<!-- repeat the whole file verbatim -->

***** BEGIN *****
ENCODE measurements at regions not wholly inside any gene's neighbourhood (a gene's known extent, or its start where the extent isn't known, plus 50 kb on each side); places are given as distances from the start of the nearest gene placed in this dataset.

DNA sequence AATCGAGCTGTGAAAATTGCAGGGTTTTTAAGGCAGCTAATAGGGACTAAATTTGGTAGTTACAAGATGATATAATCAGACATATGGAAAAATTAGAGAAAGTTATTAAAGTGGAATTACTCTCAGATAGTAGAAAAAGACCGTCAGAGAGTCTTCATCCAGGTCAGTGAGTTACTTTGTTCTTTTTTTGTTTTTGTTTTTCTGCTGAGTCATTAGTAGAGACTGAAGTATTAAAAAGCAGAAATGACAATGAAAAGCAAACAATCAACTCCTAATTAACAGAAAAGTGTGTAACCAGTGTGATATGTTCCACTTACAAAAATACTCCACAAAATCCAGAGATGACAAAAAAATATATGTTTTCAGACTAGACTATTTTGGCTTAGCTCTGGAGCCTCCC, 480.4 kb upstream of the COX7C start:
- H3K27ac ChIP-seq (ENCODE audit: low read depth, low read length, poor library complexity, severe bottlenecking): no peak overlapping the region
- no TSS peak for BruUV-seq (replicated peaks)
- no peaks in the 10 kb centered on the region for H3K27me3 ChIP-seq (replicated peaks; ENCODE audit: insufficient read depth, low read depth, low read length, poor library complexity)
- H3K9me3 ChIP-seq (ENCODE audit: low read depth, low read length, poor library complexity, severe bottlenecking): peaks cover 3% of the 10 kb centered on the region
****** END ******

ENCODE measurements at regions not wholly inside any gene's neighbourhood (a gene's known extent, or its start where the extent isn't known, plus 50 kb on each side); places are given as distances from the start of the nearest gene placed in this dataset.

DNA sequence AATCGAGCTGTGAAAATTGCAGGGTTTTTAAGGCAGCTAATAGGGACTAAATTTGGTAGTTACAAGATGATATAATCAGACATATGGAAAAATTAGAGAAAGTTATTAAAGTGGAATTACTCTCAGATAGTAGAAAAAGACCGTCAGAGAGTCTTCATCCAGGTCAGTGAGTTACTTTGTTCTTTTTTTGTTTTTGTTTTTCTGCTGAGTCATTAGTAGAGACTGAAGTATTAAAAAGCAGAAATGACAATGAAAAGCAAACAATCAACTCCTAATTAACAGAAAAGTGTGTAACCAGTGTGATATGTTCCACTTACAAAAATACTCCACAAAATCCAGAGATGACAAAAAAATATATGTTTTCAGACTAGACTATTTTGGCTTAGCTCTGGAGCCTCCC, 480.4 kb upstream of the COX7C start:
- H3K27ac ChIP-seq (ENCODE audit: low read depth, low read length, poor library complexity, severe bottlenecking): no peak overlapping the region
- no TSS peak for BruUV-seq (replicated peaks)
- no peaks in the 10 kb centered on the region for H3K27me3 ChIP-seq (replicated peaks; ENCODE audit: insufficient read depth, low read depth, low read length, poor library complexity)
- H3K9me3 ChIP-seq (ENCODE audit: low read depth, low read length, poor library complexity, severe bottlenecking): peaks cover 3% of the 10 kb centered on the region